Laptops are useful, but bring with them privacy and security concerns. — Photo: © Tim Sandle.
Work pressure and stress can often impact mental health. This is something ‘good’ employers need to be mindful of. Simply because an employee shows up to work every day, that does not necessarily mean they are healthy.
Employers should encourage personnel to take time to schedule physical and mental activities unrelated to work such as quizzes, yoga sessions, and stress workshops.
Brad Goodwin, Content Manager, at Lensa has considered some ideas that bosses can adopt. In terms of his tips on how to improve mental health in the workplace, some ideas to adopt are:
Foster team building
Team building helps everyone to value their colleagues’ contributions, improve psychological well-being and build better communication. Encouraging team building as a regular activity can help employees work in harmony with each other. At least once a quarter, plan fun team-building activities such as scavenger hunts, show and tell, or escape rooms.
Make working hours flexible
Make a point of encouraging flexible working hours. Some leaders worry too much about ensuring responsibilities are passed on to the team and end up micromanaging, which is bad for both the manager, and the employee’s mental health. In today’s remote work world, it’s important to be flexible, and empathy will go a long way to building a healthy relationship with an employee.
Allow mental health days
Often, an employee can be physically present, but unable to give 100 percent due to personal struggles. Poor mental health can impact not only productivity, but also general health, so it’s important to encourage employees to take a day off for their mental health if needed.
Everyone needs a few breaks throughout the day to refresh themselves. Make sure to inspire your workers to take some time to stretch, walk around and take a quick nap if needs be.
Allow menopause leave
Experiencing menopause has a very physical toll on the body – it can cause low energy, hot flushes, headaches, issues with concentration, and more. This can make it very difficult to work, and one in four women experience these symptoms to a debilitating level.
Menopause leave can look like flexible workplace adjustments, such as allowing time off for appointments, or taking a break when symptoms flare up. It totally depends on the company – some offer menopause leave on top of paid sick days. By making menopause leave a clear policy that workers can use, productivity and employee happiness will only increase.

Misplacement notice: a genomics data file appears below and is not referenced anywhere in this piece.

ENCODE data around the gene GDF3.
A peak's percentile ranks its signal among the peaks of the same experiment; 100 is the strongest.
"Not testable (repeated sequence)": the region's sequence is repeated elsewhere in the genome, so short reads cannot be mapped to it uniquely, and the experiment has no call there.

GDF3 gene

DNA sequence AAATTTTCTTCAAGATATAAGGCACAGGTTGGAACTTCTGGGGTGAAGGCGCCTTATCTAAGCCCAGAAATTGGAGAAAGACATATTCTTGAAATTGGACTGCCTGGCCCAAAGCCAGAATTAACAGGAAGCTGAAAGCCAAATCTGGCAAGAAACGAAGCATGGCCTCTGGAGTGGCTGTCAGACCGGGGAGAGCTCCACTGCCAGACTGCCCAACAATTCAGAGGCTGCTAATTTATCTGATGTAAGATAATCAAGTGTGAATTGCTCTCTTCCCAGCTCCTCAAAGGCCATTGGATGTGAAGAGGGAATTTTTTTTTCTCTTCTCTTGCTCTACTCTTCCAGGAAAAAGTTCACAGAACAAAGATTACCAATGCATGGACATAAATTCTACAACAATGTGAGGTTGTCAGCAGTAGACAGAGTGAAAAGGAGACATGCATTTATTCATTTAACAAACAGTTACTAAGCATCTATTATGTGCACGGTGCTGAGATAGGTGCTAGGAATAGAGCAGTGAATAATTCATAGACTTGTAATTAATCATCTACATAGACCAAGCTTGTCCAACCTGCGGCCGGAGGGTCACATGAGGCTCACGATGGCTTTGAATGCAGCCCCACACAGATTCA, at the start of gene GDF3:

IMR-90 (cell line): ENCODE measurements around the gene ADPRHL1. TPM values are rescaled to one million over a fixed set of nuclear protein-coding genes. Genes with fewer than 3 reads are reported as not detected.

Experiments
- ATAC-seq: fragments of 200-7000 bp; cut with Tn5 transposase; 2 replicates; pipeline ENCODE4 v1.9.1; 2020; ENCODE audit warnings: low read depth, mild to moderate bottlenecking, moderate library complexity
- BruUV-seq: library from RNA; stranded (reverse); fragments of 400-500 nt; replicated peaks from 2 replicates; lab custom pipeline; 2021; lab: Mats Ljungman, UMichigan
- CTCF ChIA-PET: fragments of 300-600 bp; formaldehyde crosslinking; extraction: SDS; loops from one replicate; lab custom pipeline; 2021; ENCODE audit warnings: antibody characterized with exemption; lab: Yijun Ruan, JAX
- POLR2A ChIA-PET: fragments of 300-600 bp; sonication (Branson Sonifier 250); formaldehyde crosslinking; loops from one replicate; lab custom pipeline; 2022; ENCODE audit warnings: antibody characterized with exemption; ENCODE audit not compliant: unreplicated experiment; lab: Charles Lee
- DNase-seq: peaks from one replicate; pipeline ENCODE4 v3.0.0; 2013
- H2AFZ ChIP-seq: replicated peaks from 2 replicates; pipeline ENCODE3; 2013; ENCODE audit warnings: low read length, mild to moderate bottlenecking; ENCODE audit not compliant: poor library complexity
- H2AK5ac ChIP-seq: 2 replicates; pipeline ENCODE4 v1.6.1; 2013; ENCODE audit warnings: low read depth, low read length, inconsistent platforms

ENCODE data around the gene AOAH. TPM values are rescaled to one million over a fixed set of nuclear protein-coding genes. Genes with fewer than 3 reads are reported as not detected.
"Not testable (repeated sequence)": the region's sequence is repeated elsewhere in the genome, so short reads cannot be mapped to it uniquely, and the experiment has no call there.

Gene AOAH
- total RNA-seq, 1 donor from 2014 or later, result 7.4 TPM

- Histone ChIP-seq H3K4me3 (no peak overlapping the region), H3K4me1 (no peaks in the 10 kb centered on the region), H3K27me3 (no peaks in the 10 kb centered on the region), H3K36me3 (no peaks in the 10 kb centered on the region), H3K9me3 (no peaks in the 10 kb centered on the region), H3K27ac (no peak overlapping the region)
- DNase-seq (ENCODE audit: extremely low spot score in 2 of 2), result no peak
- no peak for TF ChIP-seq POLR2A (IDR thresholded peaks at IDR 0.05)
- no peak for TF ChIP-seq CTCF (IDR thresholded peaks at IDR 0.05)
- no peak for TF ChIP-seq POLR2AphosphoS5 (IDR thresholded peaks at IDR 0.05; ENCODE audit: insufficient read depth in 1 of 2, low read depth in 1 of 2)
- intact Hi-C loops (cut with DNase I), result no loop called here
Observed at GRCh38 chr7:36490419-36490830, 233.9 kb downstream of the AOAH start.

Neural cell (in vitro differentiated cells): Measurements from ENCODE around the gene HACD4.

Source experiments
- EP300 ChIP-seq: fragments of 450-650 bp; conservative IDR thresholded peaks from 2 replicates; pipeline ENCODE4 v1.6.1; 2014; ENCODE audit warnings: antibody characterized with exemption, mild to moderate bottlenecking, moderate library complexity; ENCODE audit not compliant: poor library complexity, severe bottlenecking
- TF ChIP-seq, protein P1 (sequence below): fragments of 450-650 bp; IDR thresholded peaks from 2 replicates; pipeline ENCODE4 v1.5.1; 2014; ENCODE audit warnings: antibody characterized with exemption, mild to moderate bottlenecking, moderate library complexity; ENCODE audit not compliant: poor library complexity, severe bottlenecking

Think about having a pet-friendly office
After so much time at home during the pandemic, many of us thought it was the ideal time to get a pet. As a result, many workers began taking their dogs to work with them when they were able to get back into an office, and whilst pre-covid this was a novelty, we have noticed that more companies are offering pet-friendly offices as a perk in their benefits package.
Do regular check-ins
Don’t forget to conduct regular one-on-one check-ins with your team members.
Goodwin tells Digital Journal: “Clearly, remote work is only on the rise as many people look for more flexibility and work/life balance. Any employer expecting their staff to be present five days a week, eight hours a day, is probably going to experience high levels of employee turnover in the months to come. The best employers are those who can offer their employees flexibility. Even huge tech corporations like Twitter, Pinterest, and Dropbox are going remote first, whilst other huge businesses like Siemens and Hitachi are experimenting with a hybrid model.”
He adds: “For years now, millions of Americans have been left fatigued by poor working conditions, low pay, and long hours. This is particularly true for those who were classed as essential workers through the height of the pandemic, such as healthcare staff and retail employees.”
Understanding burnout is of great importance, notes Goodwin: “This generation’s workforce is standing up for themselves, saying no to burnout and putting their home life before their life at work, for maybe the first time ever. The data shows that burned out employees are turning to jobs where they can work from home and enjoy the flexibility that doing so brings.”